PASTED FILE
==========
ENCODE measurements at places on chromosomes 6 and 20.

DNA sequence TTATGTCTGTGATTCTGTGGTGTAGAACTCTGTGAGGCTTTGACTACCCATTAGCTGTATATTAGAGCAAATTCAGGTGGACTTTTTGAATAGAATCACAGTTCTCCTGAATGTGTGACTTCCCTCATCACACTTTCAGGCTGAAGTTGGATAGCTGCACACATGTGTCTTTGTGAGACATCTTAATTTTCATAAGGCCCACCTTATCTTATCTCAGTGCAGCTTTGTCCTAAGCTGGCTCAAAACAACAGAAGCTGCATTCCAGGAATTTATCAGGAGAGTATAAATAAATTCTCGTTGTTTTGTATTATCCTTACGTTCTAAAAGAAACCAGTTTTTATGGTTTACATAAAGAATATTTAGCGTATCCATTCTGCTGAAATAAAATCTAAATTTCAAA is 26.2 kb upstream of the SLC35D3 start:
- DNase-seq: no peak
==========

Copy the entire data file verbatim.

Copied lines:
ENCODE measurements at places on chromosomes 6 and 20.

DNA sequence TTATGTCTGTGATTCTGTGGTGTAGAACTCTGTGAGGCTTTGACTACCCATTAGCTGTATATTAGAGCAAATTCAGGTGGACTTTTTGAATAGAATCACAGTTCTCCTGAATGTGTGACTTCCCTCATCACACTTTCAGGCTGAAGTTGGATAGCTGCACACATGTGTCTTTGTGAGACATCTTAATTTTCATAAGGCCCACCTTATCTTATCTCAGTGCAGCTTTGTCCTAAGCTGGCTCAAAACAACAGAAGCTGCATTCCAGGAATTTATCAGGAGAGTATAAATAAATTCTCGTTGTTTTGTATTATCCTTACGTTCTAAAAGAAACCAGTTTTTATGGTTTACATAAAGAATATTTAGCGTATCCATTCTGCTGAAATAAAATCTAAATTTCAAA is 26.2 kb upstream of the SLC35D3 start:
- DNase-seq: no peak